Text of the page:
Working On Personal Biases
When it comes to discrimination, real change starts with being honest with yourself. While it can be easy to reject discriminatory behavior as a flaw in others, trying to understand your role in it is more constructive.
Whether we like it or not, we have all been the perpetrators and the victims of discriminatory actions at one time or another. Recognizing our role in it can be the most difficult part and making outward change, the easiest.
Conscious attitudes can make an enormous difference. In fact, actually acknowledging and examining our own biases is a strong first step to combating them. It may not be possible to avoid the automatic stereotype or prejudice, but it is certainly possible to change it.
While there may be no ready roadmap for undoing such overt and especially hidden stereotypes and prejudices, here are some ways to get started:
- Recognize and be honest about your own contributions to discrimination.
- Consider times you have been included while others have been excluded. Be sensitive to reasons why you have had opportunities that others have not.
- Welcome different viewpoints. Consider the ways that difference can positively influence the way we all live and think.
- Be conscious of the diversity of the company you keep. Make a point to get to know different types of people and dispel stereotypes you might carry with you. While integration, in itself, may not eliminate biases, it will often help us discover more commonalities than immediately apparent.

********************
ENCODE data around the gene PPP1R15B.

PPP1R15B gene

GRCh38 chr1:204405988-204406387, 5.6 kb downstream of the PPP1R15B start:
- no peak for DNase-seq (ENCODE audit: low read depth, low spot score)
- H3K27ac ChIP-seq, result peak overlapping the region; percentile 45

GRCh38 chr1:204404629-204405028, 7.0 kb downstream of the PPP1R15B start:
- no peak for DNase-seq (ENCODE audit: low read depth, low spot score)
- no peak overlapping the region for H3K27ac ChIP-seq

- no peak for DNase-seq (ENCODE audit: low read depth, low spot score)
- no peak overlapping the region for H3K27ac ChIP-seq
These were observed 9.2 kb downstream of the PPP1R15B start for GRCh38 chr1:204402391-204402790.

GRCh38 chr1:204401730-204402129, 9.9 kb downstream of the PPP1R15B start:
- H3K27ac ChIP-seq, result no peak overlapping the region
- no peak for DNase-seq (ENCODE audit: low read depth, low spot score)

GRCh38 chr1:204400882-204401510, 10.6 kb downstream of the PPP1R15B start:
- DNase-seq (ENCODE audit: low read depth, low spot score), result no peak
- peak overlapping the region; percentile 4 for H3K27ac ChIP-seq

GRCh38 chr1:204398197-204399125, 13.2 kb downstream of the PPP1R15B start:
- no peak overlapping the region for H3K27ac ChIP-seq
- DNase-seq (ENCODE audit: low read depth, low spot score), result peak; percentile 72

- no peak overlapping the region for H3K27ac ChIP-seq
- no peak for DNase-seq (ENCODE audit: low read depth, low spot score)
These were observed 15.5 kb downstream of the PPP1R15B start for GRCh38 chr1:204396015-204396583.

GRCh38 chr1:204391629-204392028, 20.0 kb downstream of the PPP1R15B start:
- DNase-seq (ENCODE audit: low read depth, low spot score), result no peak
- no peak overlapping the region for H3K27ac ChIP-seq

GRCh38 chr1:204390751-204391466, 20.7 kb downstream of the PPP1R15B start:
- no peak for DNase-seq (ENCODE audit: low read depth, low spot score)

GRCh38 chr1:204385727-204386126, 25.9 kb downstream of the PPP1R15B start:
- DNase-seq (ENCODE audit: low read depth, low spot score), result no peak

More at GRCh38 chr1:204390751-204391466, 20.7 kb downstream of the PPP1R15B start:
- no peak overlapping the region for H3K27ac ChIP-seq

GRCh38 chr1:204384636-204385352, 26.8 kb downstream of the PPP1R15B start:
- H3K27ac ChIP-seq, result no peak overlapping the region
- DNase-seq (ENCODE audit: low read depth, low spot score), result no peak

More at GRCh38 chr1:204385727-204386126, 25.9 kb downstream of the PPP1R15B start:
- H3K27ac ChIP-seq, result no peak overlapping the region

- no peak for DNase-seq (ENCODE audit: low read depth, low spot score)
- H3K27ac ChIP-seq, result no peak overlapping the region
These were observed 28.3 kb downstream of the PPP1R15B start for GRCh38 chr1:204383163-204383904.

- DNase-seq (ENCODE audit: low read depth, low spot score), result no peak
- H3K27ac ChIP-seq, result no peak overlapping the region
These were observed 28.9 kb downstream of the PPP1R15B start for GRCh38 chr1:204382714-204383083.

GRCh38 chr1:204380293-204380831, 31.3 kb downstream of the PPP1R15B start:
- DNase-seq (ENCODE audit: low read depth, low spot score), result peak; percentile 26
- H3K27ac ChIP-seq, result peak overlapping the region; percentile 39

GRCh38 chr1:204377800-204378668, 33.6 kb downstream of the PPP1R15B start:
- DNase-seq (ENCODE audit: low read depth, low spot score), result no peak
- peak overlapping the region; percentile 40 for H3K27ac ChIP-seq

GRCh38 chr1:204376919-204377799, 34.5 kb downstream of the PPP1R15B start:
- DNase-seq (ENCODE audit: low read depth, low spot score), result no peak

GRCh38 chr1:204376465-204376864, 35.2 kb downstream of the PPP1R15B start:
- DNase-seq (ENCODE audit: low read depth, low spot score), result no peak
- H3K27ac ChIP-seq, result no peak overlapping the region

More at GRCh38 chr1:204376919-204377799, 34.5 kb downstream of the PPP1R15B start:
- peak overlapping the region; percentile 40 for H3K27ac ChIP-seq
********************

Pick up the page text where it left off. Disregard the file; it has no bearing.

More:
- Take exceptions to stereotypes seriously. Notice that woman in a leadership position and Olympic award-winning disabled athlete? Rather than seeing them as the exception to the rule, begin to see them as what is possible beyond stereotypes.
- Don't limit how you define and refer to people by their skin color, disability, gender, etc. ("White girl," "crippled man,") Keep in mind your complexities as a person and how you would want to be referenced. When you are referring to someone, recognize how diminishing and arbitrary it can be to oversimplify who they are as a person. See more examples of this. (PDF)